This is a ripe for a battle between financial economists like John Ralfe and pragmatic actuaries like Kevin Wesbroom. It will pit insurance actuaries against pensions actuaries.
To the man/woman on the Clapham Omnibus, all the talk of member security is pretty spurious, there is more chance of the Omnibus crashing and killing all aboard than an annuity provider not being bailed our by FSCS and the tax-payer. But on this question the future of DB pensions in the UK may be decided.
What are the implications for workplace pensions going forwards?
Although a review of all these things is likely to lead to a decreased cost of buy-out, I doubt that any savings to sponsors of DB schemes will be passed on as better funding of DC workplace pensions. The shareholder will rightly ask to have some of the value it has given to its DB schemes back, if only in not having to transfer more funds to those in employment.
But a relaxation in solvency rules would make for annuities that look more like what many of us have in mind for CDC. Indeed CDC could become the middle ground not just for institutional but for retail pension plans.
One issue is whether the big insurers will be able to pivot fast enough to pick up on this , or whether it will be the master trusts or superfunds who will seize opportunities resulting from Britain’s determination to find a Brexit dividend for financial services.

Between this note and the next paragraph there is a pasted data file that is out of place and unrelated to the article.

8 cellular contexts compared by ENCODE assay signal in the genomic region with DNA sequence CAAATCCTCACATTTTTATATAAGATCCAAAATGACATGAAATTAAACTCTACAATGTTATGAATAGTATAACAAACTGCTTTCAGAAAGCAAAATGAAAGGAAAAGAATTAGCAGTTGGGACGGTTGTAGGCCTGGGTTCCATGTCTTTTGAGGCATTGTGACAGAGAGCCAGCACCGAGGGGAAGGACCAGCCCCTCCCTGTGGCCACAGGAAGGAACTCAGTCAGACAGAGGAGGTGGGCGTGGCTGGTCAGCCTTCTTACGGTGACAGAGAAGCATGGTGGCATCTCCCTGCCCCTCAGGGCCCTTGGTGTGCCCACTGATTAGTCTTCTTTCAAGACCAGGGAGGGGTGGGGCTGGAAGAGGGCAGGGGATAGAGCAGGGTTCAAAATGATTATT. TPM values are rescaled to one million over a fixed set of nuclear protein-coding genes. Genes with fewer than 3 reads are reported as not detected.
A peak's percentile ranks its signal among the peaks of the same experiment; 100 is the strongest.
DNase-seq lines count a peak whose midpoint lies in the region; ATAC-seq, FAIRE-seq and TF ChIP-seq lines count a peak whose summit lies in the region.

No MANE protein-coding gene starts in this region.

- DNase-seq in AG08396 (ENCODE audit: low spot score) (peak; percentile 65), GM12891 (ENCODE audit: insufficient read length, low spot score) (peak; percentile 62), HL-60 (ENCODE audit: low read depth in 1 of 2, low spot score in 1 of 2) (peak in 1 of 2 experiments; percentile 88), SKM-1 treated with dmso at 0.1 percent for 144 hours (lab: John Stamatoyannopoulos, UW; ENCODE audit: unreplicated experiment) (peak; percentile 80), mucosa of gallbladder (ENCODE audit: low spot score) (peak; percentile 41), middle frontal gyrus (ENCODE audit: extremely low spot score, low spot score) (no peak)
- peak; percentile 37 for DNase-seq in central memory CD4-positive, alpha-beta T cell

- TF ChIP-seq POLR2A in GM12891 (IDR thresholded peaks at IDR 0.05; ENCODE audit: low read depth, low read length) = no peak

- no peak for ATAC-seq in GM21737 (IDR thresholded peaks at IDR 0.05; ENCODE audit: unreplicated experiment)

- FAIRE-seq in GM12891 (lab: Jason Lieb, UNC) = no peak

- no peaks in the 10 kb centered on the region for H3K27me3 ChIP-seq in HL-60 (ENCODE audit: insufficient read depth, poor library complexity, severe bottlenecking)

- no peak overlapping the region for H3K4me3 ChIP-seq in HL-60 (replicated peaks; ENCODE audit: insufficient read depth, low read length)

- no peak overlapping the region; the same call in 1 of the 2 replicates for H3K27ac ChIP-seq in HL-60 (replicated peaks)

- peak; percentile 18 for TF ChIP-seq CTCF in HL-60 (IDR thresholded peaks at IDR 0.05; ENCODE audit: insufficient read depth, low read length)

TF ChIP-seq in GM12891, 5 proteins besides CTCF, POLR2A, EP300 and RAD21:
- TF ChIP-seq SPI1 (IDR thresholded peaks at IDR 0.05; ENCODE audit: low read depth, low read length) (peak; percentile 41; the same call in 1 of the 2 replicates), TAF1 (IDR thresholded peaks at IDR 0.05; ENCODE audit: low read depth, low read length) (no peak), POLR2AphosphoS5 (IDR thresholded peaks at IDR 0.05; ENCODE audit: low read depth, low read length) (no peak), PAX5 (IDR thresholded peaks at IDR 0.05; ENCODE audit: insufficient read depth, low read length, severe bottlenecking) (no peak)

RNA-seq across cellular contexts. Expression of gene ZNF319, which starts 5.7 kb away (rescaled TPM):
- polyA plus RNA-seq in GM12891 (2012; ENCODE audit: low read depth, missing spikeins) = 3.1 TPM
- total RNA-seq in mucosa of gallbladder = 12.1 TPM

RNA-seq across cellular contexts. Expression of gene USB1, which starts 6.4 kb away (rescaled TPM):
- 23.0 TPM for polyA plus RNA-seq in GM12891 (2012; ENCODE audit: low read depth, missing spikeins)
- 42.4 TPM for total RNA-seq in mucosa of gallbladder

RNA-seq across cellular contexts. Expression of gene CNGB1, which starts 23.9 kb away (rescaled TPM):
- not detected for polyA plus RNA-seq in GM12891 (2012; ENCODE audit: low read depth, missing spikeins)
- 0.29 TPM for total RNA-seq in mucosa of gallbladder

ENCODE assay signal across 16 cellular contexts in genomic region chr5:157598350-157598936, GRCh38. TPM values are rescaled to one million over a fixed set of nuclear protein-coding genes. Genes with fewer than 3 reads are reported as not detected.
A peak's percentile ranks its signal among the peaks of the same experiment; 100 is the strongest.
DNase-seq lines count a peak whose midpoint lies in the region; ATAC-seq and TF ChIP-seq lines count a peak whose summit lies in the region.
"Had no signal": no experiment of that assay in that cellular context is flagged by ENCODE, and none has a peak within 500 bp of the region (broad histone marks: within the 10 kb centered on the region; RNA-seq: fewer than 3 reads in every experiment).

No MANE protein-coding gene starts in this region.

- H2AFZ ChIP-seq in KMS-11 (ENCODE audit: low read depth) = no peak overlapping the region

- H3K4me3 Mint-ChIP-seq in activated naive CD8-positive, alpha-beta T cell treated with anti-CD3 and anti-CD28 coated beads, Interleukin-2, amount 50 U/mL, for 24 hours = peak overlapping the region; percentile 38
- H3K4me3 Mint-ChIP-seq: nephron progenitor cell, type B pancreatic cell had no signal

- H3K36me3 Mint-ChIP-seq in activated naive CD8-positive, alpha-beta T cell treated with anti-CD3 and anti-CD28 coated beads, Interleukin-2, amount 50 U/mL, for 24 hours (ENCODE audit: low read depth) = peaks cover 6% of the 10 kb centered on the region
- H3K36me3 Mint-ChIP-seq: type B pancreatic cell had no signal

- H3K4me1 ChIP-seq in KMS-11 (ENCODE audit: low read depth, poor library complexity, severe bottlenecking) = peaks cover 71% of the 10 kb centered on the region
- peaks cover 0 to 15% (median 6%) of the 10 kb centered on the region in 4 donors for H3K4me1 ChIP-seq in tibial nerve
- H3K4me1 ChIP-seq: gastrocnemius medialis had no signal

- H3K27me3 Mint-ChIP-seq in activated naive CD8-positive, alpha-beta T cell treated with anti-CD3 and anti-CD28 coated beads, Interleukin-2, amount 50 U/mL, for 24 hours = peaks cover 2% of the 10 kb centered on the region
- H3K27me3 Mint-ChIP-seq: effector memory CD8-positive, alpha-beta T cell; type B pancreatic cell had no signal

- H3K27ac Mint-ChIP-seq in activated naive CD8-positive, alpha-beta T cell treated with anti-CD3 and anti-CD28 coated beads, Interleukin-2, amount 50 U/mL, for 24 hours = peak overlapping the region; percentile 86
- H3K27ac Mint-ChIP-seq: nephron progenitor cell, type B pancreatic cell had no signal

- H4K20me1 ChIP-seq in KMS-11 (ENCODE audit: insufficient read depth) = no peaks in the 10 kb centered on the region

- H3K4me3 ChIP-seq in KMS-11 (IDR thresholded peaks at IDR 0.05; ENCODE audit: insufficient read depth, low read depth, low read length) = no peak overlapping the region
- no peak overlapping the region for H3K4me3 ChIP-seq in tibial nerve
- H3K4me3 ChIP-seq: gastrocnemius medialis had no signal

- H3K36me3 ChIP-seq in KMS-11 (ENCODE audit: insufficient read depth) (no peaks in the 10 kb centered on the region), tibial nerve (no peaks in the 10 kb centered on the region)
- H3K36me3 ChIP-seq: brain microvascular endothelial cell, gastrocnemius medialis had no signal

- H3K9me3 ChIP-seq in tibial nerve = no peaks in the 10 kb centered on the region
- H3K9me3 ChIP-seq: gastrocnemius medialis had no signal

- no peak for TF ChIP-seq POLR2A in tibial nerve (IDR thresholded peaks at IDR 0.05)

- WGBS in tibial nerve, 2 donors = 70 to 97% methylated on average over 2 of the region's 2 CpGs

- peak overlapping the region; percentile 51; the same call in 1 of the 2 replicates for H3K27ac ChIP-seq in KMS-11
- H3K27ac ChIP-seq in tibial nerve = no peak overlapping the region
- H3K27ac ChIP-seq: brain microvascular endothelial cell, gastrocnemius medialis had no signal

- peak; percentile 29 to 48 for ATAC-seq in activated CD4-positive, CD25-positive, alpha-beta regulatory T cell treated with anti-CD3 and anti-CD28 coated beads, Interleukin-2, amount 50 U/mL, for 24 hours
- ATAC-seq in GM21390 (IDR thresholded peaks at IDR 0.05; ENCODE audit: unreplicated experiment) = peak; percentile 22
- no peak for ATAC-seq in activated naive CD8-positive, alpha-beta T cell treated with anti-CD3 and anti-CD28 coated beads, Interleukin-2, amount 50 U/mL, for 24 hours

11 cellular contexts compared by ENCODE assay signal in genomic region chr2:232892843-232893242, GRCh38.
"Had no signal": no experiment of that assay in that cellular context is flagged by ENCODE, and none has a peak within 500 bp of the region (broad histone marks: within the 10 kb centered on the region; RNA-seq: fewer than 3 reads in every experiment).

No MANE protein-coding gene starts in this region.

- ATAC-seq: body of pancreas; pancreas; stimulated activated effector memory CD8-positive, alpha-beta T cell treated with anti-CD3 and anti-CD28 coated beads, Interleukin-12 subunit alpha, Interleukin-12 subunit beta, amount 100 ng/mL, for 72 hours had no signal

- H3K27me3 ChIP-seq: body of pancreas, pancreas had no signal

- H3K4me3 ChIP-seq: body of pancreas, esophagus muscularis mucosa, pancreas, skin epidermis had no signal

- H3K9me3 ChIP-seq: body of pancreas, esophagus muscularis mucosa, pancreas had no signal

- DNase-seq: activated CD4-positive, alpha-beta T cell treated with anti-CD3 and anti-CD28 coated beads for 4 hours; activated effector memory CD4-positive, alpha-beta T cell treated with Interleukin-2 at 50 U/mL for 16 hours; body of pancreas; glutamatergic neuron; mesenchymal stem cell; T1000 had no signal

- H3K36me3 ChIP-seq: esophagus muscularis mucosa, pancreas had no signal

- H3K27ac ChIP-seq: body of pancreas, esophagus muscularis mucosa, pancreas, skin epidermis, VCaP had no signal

Posting over the weekend on Linked in, Steve Groves, Chair of Mobius wrote
Set capital requirements too high and insurance becomes too expensive so people self insure (e.g. drawdown v annuity)
Set capital requirements too low and perversely society self insures, when an insurer fails the rest of the industry or treasury step in, both are funded by wider society.
There’s a sweet spot where insurance is affordable, the risk of systemic failure very low and the complexity manageable. Neither side of the debate will find it on their own as it needs both Yin and Yang to find that balance…….it needs that tension to get to a sensible result so I agree with Mick McAteer
Mick McAteer calls for this debate to be public and transparent, so do Steve and I. I suspect that that is a starting point for a new consensus that will emerge, but it won’t be easy.
Perhaps the above should be read in association with your blog entitled: Should the Pensioner or Tax-payer level up Britain…!